Despite these disagreements I appreciate your interest in and knowledge of Pakistan and enjoyed your article.

    Happy holidays!


  5. Thank you Kumail.

    Let me offer two comments in response to your thoughtful statements:

    I don’t believe that I underestimate the challenges Pakistan must now face to dis-establish the militant infrastructure it has constructed over the years in order to complicate India’s conventional military planning and to conduct irregular and guerilla attacks against Indian interests in Jammu-Kashmir, Afghanistan and greater India. Far from it, I believe these costs are high and articulated well in two works by Stephen Tankel that I strongly commend to you. The first, already mentioned, is Tankel’s 2011 book, Storming the World Stage. The second is Tankel’s September 2013 US Institute of Peace monograph, Domestic Barriers to Dismantling the Militant Infrastructure in Pakistan at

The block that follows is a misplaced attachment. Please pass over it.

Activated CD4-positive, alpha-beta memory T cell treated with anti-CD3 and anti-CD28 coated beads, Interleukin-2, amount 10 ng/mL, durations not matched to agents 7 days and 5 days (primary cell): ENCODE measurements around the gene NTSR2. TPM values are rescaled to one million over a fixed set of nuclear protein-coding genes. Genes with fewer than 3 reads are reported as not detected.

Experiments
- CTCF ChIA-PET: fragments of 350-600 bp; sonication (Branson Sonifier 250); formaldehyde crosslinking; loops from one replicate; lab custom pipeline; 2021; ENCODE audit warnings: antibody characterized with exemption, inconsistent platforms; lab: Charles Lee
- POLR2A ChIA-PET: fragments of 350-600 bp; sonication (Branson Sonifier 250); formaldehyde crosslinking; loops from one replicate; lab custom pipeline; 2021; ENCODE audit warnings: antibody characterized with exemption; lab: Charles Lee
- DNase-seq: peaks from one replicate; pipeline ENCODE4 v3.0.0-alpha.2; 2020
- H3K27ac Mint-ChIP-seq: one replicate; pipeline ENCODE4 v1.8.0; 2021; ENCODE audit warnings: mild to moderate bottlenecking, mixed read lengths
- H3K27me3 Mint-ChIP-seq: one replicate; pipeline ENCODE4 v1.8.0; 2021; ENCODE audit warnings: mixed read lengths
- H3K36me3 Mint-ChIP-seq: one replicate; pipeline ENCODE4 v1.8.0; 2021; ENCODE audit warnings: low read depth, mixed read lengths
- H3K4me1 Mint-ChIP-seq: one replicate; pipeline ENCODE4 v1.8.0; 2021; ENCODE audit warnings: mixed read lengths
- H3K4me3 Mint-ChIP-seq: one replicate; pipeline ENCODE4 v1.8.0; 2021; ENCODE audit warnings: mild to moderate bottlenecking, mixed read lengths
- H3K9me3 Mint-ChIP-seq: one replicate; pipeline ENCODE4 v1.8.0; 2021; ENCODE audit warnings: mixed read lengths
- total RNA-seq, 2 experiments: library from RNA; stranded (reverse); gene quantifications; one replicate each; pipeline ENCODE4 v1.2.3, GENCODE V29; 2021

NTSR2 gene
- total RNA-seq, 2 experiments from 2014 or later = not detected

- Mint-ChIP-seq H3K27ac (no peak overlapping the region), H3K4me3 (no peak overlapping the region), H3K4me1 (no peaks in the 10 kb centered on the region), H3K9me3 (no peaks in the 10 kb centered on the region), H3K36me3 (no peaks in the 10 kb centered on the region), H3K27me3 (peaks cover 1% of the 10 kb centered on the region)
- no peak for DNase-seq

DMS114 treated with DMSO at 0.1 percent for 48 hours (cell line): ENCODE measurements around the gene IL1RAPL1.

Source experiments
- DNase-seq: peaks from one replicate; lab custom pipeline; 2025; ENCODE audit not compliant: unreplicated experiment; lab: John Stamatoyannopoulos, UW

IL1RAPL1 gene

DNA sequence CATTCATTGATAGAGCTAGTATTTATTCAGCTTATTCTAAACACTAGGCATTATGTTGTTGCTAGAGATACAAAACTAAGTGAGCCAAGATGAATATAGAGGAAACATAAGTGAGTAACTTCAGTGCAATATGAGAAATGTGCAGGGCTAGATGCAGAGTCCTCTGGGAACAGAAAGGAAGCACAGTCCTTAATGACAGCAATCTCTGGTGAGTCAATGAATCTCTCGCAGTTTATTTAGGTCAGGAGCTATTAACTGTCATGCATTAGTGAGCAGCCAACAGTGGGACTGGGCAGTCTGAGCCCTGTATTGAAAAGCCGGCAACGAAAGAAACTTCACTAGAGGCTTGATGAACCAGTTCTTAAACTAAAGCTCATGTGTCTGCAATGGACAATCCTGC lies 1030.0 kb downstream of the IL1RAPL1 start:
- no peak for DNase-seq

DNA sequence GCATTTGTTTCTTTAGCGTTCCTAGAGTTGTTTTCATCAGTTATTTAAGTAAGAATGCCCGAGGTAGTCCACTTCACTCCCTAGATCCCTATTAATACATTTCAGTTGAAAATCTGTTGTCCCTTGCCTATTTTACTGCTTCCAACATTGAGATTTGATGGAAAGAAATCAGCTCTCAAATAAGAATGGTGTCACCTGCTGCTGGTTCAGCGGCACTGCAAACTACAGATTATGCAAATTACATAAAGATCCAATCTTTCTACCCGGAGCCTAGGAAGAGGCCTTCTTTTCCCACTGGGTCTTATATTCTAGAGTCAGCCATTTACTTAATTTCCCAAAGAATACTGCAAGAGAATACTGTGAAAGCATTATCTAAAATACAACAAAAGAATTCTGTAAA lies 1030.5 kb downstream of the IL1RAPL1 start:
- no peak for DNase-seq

We will have to agree to disagree on the manner in which the Haqqani Network is a critical ISI irregular militant asset in struggles against perceived Indian agents and other provocateurs in Afghanistan and in the FATA (aka: a veritable arm). You are right to note that this relationship is not one of absolute control. Instead, it is one of effective, well-choreographed management that has bumptious moments but is far more cohesive than not. I refer you to two very useful English references on the matter: Jeffrey Dressler, The Haqqani Network in Kurram: The Regional Implications of a Growing Insurgency (2011) at; and Matthew Waldman, The Sun in the Sky: The Relationship Between Pakistan’s ISI and Afghan Insurgents (2010) at

    Best to you,

    Tom Lynch